Victorian health authorities are on high alert after coronavirus fragments were found in sewage in an area where there are no active cases.

Wastewater testing has revealed viral fragments of COVID-19 in Wantirna South and Boronia on February 15 and Carrum Downs, Langwarrin, St Kilda, Caulfield and Caulfield North on February 16.

Those suburbs are east and southeast of the CBD, whereas all active cases reside in the western suburbs apart from one person in Greater Dandenong.

The health department said the wastewater samples had "weak detections" of viral fragments.

Anyone who has any symptoms of COVID-19 and lives in or has visited the areas below during the following times has been urged to get tested:

  • Wantirna South or Boronia from February 13 to 15, including parts of Bayswater, Ferntree Gully, Knoxfield and Tremont;
  • Carrum Downs or Langwarrin from February 13 to 16, including parts of Skye;
  • St Kilda East or Caulfield North from February 13 to 16, including parts of Balaclava, Caulfield and Elsternwick.

The detections come as Victoria recorded two straight days of zero locally acquired cases.

The health department said the number of active cases remained at 25, made up of 17 locally acquired cases and eight cases in hotel quarantine.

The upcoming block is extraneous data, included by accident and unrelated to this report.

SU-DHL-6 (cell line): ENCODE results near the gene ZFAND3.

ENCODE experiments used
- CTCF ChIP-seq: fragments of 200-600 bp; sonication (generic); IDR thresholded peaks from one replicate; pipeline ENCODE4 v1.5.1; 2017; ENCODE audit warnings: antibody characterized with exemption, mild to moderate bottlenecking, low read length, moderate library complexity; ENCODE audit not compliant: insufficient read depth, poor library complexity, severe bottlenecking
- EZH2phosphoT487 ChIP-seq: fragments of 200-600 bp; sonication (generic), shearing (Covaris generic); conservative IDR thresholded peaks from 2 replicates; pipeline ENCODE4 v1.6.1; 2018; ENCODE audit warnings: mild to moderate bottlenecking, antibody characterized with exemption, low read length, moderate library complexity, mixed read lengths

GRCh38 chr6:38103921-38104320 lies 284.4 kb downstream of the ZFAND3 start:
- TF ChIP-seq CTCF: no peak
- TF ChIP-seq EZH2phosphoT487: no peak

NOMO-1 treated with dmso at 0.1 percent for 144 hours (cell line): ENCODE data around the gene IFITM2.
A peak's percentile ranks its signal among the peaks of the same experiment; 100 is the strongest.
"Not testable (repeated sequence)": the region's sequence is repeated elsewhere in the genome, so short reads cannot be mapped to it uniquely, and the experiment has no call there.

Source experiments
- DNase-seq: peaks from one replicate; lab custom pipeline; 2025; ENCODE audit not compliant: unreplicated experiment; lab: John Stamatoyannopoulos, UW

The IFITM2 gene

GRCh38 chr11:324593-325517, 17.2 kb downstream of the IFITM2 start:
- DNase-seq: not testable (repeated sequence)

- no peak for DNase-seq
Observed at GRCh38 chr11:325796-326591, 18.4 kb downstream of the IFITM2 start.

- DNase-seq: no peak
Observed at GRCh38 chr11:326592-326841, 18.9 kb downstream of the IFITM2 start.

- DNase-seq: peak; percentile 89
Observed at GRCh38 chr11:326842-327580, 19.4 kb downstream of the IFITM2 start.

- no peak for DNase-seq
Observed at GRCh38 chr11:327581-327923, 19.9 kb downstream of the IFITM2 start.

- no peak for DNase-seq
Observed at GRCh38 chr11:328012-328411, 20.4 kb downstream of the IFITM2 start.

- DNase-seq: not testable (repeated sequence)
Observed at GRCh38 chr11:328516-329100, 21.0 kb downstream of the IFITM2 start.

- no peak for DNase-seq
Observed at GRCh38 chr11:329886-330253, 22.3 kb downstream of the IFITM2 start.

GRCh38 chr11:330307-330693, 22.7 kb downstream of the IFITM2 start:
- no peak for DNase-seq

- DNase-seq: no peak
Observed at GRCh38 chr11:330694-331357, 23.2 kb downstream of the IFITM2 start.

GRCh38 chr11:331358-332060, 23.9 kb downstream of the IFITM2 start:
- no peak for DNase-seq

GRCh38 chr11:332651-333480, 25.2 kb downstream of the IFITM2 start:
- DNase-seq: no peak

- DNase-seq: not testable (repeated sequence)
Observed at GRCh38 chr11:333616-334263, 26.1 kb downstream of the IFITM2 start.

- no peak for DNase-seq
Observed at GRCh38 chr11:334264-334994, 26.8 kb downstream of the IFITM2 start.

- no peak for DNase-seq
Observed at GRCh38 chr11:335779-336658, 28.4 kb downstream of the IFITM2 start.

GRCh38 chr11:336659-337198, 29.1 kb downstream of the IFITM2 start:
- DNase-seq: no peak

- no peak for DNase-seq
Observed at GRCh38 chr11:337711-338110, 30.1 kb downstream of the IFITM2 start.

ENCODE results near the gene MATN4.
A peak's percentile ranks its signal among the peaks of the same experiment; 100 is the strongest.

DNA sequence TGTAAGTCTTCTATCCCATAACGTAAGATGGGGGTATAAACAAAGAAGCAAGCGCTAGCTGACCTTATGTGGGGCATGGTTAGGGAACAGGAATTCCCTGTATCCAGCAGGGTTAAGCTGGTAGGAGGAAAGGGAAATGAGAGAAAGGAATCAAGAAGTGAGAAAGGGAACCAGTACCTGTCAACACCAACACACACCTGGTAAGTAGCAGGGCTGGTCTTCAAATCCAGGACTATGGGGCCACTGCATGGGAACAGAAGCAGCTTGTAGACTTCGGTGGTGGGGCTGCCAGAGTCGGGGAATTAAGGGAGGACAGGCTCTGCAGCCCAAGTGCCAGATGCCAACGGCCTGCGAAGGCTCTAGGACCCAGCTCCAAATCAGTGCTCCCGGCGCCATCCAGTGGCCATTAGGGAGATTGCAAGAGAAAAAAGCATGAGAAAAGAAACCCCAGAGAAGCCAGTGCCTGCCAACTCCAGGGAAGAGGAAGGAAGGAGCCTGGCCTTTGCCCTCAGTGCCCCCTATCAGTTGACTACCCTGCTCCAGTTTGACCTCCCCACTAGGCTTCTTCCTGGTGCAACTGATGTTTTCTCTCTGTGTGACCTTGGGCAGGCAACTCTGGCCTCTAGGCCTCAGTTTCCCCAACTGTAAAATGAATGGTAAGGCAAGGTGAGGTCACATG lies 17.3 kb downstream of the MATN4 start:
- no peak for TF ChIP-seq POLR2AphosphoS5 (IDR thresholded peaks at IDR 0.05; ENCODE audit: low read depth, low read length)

People are being urged to get tested after viral fragments were detected in some suburbs. Picture: NCA NewsWire / Andrew Henshaw
People are being urged to get tested after viral fragments were detected in some suburbs. Picture: NCA NewsWire / Andrew Henshaw

 

The active local cases reside in Moreland, Brimbank, Hume, Greater Dandenong, Moonee Valley and Wyndham local government areas.

The total number of COVID-19 cases linked to the Melbourne Airport Holiday Inn - the cluster that sent Victoria back into a third lockdown - remains at 19.

The health department has recently expanded the coronavirus wastewater testing program with 37 new sites added in the past week.

Samples are taken at least weekly from 132 wastewater monitoring locations across Victoria, including 71 wastewater treatment plants and 61 sites within Melbourne metropolitan sewage networks.

"Fragments of the virus detected in wastewater may be due to a person with COVID-19 being in the early active infectious phase or it could be because someone is continuing to shed the virus after the early infectious period," the health department said.

jack.paynter@news.com.au

Originally published as Alarm over wastewater COVID find



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